There is an increasing interest in dynamical food web modeling, and recent advances of computational biology provide new algorithms and tools for modern systems ecology. In this work stochastic individual- based models are used for simulating food web dynamics in two case studies: the Kelian river, in Borneo, Indonesia and a marine ecosys- tem in Gulf of Guinea. The two cases present e ects from human perturbations. In both cases, we constructed food webs, based on real databases. We parameterized the stochastic dynamical model for the system models and performed sensitivity analysis (and community re- sponse indicators) in order to quantify the relative importance of sys- tem components. The main aims are to understand the importance of functional diversity of aquatic ecosystems and relations between the dynamics of species and the whole community in perturbed ecosys- tems due to human activities (pollution due to gold mining activity and human settlements in the case of the Kelian river ecosystem and the impact of Fish Aggregation Devices on skipjack tuna communi- ties in the case of the Gulf of Guinea ecosystem). In Kelian river case, our results suggest that invertebrate shredders are indicators of hu- man impact on the river. In downstream sites our results show that the river is more polluted and the relative importance of grazers and shredders decrease. The primary producers disappear downstream as consequence of mine activity and human waste. In the marine system case study, we analyzed the e ects of association between tunas and FADs, and compared this to the behavior of free tuna individuals. The results suggest that skipjack tuna is a ected by the use of FADs as shing strategy on them. Some individual species show more sensibility to variation of population size of tuna. These two studies contribute to better understand how functional di- versity is related to human impact. This kind of approach may help in shaping systems-based conservation and marine sheries management strategies.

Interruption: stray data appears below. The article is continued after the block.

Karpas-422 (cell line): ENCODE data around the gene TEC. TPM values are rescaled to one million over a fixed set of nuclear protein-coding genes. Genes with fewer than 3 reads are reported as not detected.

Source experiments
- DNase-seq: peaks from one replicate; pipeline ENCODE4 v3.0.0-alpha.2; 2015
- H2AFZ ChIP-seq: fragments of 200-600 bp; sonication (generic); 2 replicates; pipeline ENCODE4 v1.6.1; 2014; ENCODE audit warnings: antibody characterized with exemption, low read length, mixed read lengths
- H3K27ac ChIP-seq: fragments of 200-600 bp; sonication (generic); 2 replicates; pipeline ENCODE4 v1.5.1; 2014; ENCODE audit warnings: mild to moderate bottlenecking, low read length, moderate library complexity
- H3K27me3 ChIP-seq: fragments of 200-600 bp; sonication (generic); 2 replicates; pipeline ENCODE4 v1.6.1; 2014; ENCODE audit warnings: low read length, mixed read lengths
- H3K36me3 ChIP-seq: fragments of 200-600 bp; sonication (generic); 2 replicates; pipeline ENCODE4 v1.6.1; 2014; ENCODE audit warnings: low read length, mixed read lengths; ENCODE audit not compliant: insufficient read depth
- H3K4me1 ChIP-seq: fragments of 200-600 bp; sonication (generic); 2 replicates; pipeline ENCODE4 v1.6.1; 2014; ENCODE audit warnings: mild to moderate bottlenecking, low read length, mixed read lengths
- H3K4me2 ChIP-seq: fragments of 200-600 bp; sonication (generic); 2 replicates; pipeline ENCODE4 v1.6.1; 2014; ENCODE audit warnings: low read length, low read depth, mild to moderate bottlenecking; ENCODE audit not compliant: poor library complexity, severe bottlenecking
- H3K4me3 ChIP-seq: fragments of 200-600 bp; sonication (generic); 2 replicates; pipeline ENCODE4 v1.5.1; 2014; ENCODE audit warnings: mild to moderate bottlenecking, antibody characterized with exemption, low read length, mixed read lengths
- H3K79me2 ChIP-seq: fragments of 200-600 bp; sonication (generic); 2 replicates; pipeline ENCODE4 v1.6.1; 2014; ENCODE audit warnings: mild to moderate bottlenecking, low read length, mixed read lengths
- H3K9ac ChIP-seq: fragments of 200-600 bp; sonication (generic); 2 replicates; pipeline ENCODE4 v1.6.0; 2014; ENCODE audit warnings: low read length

Paper Details


N. Gjata